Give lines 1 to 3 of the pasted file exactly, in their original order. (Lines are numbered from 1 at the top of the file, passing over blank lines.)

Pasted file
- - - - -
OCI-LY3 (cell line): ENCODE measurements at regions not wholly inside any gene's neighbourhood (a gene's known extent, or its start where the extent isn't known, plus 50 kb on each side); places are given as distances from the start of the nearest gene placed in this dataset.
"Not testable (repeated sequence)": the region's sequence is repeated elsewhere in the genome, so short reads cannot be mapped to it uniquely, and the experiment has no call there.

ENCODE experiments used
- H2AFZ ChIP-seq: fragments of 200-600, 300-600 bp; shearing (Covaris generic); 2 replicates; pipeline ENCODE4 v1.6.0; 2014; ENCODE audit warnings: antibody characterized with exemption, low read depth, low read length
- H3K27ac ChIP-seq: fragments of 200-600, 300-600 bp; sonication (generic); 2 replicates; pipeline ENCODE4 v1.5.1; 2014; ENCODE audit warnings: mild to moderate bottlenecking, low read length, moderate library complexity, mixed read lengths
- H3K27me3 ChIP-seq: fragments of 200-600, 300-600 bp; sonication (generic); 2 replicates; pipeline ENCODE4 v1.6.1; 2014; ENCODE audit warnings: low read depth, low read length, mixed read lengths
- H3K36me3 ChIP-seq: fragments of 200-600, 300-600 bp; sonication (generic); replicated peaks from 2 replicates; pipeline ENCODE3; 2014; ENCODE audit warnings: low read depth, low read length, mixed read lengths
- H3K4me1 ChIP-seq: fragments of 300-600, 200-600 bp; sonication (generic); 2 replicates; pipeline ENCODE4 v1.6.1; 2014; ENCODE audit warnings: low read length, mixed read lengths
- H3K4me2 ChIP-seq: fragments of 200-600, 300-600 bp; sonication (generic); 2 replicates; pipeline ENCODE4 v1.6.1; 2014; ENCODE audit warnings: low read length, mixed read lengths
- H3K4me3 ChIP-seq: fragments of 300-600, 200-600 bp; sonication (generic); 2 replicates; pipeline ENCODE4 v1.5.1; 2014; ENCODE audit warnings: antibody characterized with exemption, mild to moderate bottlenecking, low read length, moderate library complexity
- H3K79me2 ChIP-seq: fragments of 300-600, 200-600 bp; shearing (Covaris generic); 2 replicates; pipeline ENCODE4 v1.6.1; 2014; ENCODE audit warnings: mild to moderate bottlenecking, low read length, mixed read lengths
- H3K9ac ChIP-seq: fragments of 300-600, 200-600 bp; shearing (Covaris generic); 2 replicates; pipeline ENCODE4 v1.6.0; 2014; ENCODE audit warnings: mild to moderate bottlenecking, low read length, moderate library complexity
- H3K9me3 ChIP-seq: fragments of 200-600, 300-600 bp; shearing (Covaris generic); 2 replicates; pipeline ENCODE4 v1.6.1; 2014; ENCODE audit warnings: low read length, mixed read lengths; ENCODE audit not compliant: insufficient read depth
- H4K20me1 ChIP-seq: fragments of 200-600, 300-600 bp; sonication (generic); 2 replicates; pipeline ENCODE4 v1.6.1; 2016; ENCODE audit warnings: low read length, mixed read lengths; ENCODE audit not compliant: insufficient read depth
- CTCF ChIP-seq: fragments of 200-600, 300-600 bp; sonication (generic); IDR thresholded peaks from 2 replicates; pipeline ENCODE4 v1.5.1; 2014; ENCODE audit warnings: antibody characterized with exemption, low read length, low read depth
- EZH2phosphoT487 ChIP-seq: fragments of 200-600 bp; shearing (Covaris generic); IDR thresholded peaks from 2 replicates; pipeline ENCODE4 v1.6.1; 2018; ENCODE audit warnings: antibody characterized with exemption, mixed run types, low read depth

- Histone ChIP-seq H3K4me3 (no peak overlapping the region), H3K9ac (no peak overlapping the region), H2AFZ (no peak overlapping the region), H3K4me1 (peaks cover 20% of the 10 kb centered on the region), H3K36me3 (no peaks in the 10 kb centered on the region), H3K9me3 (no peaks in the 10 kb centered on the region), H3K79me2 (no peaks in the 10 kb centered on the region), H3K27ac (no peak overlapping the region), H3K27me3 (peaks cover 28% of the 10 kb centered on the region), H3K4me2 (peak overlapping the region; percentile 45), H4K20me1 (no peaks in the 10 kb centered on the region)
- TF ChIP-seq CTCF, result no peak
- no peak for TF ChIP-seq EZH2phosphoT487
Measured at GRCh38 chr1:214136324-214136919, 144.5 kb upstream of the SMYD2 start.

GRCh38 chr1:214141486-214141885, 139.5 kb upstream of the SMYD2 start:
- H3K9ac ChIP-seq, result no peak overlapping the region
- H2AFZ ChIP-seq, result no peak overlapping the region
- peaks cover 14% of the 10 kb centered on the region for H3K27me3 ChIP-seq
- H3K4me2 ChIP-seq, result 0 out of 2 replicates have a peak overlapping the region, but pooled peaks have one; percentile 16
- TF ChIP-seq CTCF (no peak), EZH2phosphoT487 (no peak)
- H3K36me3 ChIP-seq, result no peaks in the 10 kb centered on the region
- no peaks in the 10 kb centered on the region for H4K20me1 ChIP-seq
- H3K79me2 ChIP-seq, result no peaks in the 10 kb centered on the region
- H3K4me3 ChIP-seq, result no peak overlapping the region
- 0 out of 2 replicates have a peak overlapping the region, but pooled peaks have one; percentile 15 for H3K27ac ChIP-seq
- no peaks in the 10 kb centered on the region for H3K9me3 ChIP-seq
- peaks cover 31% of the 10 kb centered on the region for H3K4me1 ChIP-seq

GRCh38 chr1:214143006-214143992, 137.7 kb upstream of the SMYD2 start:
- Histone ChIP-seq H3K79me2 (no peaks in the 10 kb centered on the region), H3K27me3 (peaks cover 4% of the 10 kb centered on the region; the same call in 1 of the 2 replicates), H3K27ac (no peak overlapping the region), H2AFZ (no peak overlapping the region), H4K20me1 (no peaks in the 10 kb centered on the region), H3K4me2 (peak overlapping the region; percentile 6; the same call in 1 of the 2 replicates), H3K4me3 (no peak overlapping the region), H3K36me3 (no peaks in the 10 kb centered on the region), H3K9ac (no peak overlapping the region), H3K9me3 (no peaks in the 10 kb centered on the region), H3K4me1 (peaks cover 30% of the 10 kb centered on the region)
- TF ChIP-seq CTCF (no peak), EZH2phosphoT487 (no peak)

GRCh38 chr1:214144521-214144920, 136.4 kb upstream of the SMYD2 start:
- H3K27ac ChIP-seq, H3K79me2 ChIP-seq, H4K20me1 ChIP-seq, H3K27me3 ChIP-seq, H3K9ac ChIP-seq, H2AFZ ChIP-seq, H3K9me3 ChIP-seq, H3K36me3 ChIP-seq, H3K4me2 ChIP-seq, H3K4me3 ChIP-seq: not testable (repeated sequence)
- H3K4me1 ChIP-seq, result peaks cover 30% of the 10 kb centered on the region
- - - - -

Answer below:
OCI-LY3 (cell line): ENCODE measurements at regions not wholly inside any gene's neighbourhood (a gene's known extent, or its start where the extent isn't known, plus 50 kb on each side); places are given as distances from the start of the nearest gene placed in this dataset.
"Not testable (repeated sequence)": the region's sequence is repeated elsewhere in the genome, so short reads cannot be mapped to it uniquely, and the experiment has no call there.

ENCODE experiments used